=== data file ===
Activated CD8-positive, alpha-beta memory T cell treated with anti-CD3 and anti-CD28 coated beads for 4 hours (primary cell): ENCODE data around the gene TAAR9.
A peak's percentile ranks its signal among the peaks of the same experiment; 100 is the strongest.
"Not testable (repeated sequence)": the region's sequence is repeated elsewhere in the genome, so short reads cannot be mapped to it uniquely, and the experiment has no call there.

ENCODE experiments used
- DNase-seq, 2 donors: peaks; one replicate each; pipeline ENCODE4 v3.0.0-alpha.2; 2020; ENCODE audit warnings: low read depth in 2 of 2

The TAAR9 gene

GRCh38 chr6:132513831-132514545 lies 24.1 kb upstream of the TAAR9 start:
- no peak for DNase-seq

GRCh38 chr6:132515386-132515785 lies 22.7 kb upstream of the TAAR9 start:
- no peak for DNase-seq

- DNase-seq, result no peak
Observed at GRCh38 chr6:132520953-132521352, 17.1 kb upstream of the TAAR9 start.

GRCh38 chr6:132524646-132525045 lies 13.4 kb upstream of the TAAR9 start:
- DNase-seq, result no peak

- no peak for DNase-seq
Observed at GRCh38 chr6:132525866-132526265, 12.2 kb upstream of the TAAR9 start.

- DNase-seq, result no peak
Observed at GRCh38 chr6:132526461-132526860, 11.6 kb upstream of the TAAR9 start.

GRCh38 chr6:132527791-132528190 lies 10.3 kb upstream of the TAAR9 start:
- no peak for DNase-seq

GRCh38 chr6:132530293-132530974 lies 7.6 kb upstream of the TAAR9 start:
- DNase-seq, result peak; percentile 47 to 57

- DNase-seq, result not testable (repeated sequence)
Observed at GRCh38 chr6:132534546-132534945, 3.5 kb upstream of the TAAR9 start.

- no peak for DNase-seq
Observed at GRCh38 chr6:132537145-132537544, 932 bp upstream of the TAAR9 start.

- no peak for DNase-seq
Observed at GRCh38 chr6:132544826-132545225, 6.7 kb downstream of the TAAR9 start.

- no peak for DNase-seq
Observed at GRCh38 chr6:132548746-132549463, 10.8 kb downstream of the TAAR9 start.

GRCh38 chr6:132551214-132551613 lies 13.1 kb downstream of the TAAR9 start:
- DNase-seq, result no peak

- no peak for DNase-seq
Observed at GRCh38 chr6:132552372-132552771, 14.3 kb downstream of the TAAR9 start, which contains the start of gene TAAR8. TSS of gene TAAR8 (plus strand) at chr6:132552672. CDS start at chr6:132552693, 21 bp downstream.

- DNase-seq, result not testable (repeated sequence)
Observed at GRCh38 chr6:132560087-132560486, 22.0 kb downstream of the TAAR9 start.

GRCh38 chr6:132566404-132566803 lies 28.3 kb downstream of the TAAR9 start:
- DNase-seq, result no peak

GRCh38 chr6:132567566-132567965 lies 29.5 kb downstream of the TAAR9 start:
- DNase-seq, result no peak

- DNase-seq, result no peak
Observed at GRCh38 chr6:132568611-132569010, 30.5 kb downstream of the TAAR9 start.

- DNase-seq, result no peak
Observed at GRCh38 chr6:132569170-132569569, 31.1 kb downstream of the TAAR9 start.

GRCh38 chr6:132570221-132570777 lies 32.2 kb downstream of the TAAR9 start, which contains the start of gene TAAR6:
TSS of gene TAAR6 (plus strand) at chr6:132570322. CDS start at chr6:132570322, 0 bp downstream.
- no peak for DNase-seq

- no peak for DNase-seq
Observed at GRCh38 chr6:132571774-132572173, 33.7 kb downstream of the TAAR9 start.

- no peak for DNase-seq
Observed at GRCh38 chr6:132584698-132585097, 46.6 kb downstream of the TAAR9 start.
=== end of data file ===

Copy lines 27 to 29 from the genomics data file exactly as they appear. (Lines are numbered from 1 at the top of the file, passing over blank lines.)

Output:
- no peak for DNase-seq
Observed at GRCh38 chr6:132544826-132545225, 6.7 kb downstream of the TAAR9 start.

- no peak for DNase-seq